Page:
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Ceres' Greg Scudder one of five in national Colgate Country Showdown
The Colgate Country Showdown - set for Nashville on Jan. 13 - may prove to be the catalyst to shoot lifelong Ceres resident Greg Scudder into the orbit of country music fame.

"I think I have a pretty good shot at it," said Scudder, 26, who has developed a large fan base in the area by singing at clubs like the Nashville West bar on Fourth Street.

That's a fair statement given how many people he's bested along the four stages of competition; he is now one of only five singers who advance to Nashville for a nationally televised singing competition.

On Aug. 26 in Reno, the 2002 Ceres High School graduate took the California state title of the Colgate contest, a singing competition from which many country stars have received their "big break." Then on Oct. 25 Greg advanced to the West Region competition held in Coos Bay, Ore., where he won over the audience and judges with performances of two of his songs, "If It Flies It Dies," (a hunting song), and "I Hope You Understand."

A spot in the five-way contest in Nashville is a coveted place for Scudder to be. Not only does get to play on the Ryman Auditorium stage - where legends like Hank Williams Sr. performed - he'll be exposed to talent scouts and agents and could pocket the grand prize cash award of $100,000.

Scudder, whose light-hearted, aw-shucks chuckling, down-home demeanor makes him a likeable guy, is surprised at the way his life has turned out in the past several years.

"If you'd have asked me, in high school. 'Are you going to be a musician?' I would have said no."

The son of Mike and Julie Scudder of Ceres had ideas to become a professional football player until a shoulder injury, and since the idea of college had no appeal, he opted to become a builder. Then family and friends urged him to try out for the first Stanislaus County Idol contest in 2003 - and he brought down house after house to win it.

In those early days of singing, Greg perfected his voice by recording and listening to it but admits disliking what he heard. "At first it was too twangy and not thought out, not pronouncing the words correctly and so after I finally got through all that I was able to figure out what I needed to do to get better. I still don't like to hear my own music."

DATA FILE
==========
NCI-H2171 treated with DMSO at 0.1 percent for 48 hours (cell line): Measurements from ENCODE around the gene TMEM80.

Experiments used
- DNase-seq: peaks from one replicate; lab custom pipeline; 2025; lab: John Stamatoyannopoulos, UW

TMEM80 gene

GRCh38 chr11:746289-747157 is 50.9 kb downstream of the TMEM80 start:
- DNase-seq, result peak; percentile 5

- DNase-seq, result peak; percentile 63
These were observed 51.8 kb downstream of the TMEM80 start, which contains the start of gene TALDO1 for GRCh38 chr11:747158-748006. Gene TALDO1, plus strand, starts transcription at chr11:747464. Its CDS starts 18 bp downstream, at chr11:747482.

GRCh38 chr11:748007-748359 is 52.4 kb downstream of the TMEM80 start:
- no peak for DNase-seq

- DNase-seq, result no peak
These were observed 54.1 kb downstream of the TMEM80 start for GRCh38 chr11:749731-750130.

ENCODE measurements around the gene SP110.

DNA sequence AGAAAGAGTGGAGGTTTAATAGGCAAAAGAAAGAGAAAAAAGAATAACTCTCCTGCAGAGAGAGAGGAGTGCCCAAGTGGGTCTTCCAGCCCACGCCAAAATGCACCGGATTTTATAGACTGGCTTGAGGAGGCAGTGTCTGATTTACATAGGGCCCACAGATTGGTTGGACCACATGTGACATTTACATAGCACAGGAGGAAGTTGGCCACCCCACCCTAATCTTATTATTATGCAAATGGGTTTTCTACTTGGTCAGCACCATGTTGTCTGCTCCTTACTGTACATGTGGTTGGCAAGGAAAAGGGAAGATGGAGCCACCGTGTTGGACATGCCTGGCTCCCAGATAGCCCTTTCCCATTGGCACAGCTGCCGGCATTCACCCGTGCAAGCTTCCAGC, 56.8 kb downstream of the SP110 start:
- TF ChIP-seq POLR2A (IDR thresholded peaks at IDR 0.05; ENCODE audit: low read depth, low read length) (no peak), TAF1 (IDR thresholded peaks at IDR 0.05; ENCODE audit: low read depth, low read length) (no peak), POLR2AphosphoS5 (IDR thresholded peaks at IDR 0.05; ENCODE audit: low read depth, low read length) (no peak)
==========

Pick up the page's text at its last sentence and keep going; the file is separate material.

Scudder, now a member of the Nashville Songwriters Association International (NSAI), plans to perform a new song he wrote, "I Came to Dance," in Nashville.

"To me it's the best song I've ever wrote and I feel really confident about it."

Scudder has written about 20 songs.

"At this level you almost have to do your own songs," said Scudder, "because you get more points."

Peace and quiet are two musts for Scudder to successfully write songs.

"I've got to be by myself and got to be in the right mood and get to sit down with my guitar and play for hours and hours and come up with a nice little rhythm and try to write a song. Sometimes it doesn't happen."

He finds inspiration from life experiences, family and friends. Sad songs used to be his forte but today he prefers writing songs "about people having a good time."

Indeed, good times is what Scudder hopes to find after the contest is over.

"A successful career in music would be great," he said. "I don't need to make the 'big time.' I wouldn't mind if it was song writing, to sell a couple of songs, but I'd really like to do the whole thing and do music live. My goal is to eventually put out my first CD or at least have a great demo to share with the music industry."

Winning in Nashville would mean likely mean trading his 9-to-5 carpentry job for a musical career. Big name performers like Garth Brooks, Brad Paisley and LeeAnn Rimes all won Colgate contests in the past. Merely appearing in national competition but stopping short of the top spot could also result in work for Scudder. Members of the band Whiskey Road, friends of his from Kerman, walked away from last year's Colgate showdown with second place and are now working with a producer who worked with Travis Tritt and Waylon Jennings.

For the next weeks, Scudder's concentration will be in keeping body and voice healthy and keeping his voice in use. He likes to sing every day and that's helped by the formation of a new band, Greg Scudder & The Beer:30. The group has performed at over 40 venues over the past several months which he calls "a great learning experience."

"Whether performing solo or with the band I love to put on a high-energy show that entertains and gets the crowd involved."

Besides Scudder, band members are drummer John Mantheny of Riverbank, lead guitarist Seth Baker of Newman and bass player Vince Benham of Riverbank.

Scudder is scheduled to perform at the Nashville West in downtown Ceres from 9 p.m. to closing this weekend, Nov. 19-20. The Ceres bar is also hosting a raffle, silent auction, music, dancing and food at a fundraiser party from 1 p.m. to 7 p.m. on Sunday, Nov. 21. The bar is only open to those 21 years of age and older.

When he's not writing and playing music Scudder enjoys camping, fishing, hunting, and hanging out with family and friends. He is also an active member - actually the youngest - of the Ceres Lions Club.

"I volunteer and get volunteered for many things; they think us 'young uns' have all the energy! I try to do a lot for the community, because I feel if I can make a positive impact now it will benefit future generations as well."

Readers can hear some of Greg's music online by visiting or or by logging onto and searching for Greg Scudder.